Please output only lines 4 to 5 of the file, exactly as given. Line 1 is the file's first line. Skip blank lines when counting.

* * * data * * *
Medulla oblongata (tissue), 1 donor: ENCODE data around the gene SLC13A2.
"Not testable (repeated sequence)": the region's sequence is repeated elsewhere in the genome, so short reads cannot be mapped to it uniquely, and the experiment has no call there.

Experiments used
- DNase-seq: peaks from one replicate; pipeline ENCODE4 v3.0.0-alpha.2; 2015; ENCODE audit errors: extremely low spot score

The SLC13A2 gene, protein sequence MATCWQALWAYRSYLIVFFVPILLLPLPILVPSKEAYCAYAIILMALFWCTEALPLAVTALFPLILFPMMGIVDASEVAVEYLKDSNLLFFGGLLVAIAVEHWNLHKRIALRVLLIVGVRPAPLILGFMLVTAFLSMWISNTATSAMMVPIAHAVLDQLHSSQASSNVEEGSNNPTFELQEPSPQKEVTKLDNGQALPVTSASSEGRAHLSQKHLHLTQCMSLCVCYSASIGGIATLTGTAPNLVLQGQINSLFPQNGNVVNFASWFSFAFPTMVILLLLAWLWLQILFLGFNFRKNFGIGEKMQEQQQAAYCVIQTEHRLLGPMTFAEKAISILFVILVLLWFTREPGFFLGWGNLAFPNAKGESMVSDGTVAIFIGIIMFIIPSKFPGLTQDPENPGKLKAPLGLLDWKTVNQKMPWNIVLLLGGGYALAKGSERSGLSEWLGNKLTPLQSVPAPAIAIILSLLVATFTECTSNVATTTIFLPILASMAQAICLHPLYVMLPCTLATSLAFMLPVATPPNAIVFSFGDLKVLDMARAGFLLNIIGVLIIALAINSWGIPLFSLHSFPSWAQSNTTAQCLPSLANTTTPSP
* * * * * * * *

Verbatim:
- DNase-seq: peaks from one replicate; pipeline ENCODE4 v3.0.0-alpha.2; 2015; ENCODE audit errors: extremely low spot score

The SLC13A2 gene, protein sequence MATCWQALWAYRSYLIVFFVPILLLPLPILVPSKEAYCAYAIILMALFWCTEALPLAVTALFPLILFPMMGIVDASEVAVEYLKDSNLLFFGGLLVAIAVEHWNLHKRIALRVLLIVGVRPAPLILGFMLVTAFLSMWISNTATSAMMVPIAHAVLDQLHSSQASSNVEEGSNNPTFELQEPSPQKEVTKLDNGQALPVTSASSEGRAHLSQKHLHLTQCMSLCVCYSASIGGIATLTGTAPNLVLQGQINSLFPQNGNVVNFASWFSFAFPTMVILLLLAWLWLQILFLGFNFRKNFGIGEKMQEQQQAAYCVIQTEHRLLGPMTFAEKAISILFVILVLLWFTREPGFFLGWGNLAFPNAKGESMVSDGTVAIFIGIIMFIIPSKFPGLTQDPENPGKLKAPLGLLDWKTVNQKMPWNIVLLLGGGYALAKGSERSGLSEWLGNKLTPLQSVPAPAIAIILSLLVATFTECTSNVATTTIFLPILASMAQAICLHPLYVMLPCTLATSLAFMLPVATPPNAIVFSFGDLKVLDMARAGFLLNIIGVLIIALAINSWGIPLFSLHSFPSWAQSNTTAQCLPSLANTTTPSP